Progress being made at historic Kendal restaurant

After more than a year of enforced closure due to Storm Desmond, 2017 will bring some light at the end of the tunnel for the historic Castle Dairy restaurant in Kendal.

The age and status of the building has meant that the work to dry it out and then refurbish needs to be a much longer process, however a brand new state-of-the-art kitchen is now fully fitted. The new kitchen will include a chef’s table, giving diners a special close up experience of new Head Chef Chris O’Callaghan and his team at work.

With work on the kitchen about to be underway, the next step for Chris, who took over as Head Chef in August, is to build up his team of apprentices.

The Castle Dairy works in a unique way as it is run by catering apprentices under the eye of Head Chef, Chris and Restaurant Manager, Darryn Van der Merwe. All of the apprentices receive training and will gain valuable qualifications at Kendal College.

Chris said: “The Castle Dairy offers a really exciting opportunity for any young chef or anyone interested in developing or furthering a career in hospitality. Honestly, I wish there had been something like this on offer for me when I was first starting out. There can be no better learning experience than first hand in a busy, working restaurant where expectations and ambitions are high.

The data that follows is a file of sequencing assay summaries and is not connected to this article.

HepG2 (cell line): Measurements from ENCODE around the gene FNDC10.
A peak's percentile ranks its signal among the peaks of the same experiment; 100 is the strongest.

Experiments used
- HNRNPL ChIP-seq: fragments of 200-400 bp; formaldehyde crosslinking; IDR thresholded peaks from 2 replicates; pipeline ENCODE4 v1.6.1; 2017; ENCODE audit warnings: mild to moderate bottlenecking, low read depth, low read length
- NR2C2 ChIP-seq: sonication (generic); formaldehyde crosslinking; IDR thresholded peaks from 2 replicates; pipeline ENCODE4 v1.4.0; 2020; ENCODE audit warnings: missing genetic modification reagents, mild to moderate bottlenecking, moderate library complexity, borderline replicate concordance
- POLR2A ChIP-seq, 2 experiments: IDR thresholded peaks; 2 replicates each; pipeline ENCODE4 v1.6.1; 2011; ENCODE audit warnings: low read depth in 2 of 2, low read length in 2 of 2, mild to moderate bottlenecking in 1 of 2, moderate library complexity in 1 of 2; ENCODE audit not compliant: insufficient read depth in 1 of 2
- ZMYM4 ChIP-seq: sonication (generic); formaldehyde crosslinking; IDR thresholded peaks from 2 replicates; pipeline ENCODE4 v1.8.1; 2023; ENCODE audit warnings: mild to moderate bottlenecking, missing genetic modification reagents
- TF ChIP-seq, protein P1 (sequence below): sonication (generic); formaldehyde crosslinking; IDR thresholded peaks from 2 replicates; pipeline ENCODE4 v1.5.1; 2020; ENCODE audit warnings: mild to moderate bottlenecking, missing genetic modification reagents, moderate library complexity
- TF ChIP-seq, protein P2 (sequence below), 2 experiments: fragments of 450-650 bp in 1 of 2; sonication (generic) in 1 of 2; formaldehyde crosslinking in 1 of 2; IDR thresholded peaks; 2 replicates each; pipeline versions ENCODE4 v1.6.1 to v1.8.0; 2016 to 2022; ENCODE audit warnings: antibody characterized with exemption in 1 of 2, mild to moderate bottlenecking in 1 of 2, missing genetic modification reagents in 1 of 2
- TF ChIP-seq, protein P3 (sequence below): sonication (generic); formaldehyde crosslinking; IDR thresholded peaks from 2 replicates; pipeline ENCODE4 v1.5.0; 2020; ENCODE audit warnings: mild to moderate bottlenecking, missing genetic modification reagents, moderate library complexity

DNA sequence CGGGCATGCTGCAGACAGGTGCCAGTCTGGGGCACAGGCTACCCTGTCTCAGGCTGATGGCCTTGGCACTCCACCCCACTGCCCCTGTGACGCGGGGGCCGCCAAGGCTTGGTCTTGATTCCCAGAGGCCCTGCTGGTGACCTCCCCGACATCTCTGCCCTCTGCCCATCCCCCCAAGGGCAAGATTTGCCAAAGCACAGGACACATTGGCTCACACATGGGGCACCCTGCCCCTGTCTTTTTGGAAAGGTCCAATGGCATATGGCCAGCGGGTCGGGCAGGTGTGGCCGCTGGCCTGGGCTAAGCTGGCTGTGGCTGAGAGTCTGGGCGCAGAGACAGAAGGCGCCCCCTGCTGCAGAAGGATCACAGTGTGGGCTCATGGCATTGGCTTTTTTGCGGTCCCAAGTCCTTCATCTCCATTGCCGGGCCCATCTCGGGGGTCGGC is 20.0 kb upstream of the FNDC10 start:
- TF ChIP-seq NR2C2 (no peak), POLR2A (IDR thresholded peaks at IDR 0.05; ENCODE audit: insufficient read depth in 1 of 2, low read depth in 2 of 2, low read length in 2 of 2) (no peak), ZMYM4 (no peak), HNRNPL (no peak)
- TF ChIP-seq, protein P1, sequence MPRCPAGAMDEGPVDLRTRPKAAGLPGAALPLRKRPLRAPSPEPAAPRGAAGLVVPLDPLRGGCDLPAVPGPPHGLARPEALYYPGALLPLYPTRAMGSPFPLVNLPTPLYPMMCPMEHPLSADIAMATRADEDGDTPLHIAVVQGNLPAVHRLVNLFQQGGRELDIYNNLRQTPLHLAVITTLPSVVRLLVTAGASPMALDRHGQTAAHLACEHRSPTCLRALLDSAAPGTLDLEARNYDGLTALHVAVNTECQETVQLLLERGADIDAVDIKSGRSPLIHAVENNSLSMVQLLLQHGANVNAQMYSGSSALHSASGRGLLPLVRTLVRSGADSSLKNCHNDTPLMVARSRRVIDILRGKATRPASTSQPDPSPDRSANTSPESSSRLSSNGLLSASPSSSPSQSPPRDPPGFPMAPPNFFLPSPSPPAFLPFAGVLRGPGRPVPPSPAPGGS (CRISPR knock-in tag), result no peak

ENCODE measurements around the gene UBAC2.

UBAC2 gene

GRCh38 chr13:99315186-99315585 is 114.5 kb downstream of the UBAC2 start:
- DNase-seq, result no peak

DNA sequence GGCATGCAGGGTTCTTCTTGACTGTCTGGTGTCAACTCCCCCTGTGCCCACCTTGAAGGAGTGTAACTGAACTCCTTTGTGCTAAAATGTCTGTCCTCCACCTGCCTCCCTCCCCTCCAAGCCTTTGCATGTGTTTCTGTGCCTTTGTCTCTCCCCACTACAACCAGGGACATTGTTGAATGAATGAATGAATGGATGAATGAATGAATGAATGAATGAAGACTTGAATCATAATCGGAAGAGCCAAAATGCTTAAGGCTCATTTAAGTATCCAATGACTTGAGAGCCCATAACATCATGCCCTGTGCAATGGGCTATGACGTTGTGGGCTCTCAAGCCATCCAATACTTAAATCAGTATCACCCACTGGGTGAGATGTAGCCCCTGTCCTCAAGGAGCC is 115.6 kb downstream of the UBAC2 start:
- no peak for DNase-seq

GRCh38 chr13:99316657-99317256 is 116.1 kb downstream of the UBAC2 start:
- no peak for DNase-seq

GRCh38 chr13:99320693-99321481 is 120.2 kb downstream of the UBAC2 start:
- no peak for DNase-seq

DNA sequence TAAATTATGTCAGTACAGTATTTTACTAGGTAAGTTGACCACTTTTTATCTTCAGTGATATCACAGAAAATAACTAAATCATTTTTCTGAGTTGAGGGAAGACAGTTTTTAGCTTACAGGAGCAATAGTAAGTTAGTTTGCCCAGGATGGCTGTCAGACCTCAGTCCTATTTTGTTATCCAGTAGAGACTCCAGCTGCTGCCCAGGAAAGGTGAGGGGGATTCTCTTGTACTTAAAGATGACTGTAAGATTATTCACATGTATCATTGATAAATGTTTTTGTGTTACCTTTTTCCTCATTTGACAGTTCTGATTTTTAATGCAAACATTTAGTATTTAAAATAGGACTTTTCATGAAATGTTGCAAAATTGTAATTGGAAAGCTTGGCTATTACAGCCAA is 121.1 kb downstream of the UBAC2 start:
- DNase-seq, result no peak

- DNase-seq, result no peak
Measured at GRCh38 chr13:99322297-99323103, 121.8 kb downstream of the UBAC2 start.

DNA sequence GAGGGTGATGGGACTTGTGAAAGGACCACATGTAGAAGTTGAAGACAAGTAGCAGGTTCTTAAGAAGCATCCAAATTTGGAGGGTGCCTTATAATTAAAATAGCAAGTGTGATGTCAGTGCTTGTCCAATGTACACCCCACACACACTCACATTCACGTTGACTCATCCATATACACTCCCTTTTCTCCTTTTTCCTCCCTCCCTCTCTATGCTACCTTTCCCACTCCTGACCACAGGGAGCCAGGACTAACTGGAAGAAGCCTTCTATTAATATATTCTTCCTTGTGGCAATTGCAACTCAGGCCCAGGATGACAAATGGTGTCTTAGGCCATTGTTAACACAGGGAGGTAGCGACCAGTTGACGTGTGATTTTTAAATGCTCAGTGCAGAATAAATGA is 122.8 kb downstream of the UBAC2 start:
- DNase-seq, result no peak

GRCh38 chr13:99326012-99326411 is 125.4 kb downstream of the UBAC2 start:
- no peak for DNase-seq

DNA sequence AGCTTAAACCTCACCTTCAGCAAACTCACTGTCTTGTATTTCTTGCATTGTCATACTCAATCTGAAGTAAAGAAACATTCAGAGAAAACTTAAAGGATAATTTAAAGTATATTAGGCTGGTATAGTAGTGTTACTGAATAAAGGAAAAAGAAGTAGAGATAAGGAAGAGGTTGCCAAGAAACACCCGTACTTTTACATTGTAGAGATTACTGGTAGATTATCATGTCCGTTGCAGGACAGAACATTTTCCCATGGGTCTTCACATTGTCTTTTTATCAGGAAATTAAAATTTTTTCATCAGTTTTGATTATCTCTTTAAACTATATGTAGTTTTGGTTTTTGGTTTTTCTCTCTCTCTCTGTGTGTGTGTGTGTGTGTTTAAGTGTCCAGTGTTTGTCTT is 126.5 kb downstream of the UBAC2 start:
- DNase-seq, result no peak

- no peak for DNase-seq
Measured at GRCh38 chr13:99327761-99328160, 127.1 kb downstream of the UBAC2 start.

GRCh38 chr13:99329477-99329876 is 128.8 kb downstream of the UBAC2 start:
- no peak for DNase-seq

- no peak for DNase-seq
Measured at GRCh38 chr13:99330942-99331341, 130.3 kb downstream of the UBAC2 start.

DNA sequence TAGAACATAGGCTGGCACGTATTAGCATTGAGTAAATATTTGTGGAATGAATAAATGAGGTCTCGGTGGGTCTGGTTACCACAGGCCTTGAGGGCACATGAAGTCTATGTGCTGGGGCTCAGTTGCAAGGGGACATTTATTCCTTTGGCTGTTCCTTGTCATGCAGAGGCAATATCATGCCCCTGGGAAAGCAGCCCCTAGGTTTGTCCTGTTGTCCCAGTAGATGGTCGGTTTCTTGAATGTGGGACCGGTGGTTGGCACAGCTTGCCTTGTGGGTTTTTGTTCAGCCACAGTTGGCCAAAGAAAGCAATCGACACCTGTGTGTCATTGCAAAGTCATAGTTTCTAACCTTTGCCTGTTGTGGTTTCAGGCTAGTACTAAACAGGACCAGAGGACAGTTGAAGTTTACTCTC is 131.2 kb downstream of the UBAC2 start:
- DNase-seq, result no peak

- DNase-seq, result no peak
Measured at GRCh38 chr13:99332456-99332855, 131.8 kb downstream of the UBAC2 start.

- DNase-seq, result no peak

“The Castle Dairy has a strong reputation in Kendal and, because it has been closed for such a prolonged period of time, there will be a lot of pressure on us to make sure everything is running like clockwork in time for the reopening.

“We’re all looking forward to building a brand new team and ensuring that both loyal and new customers enjoy first class contemporary food and service in this historic setting.”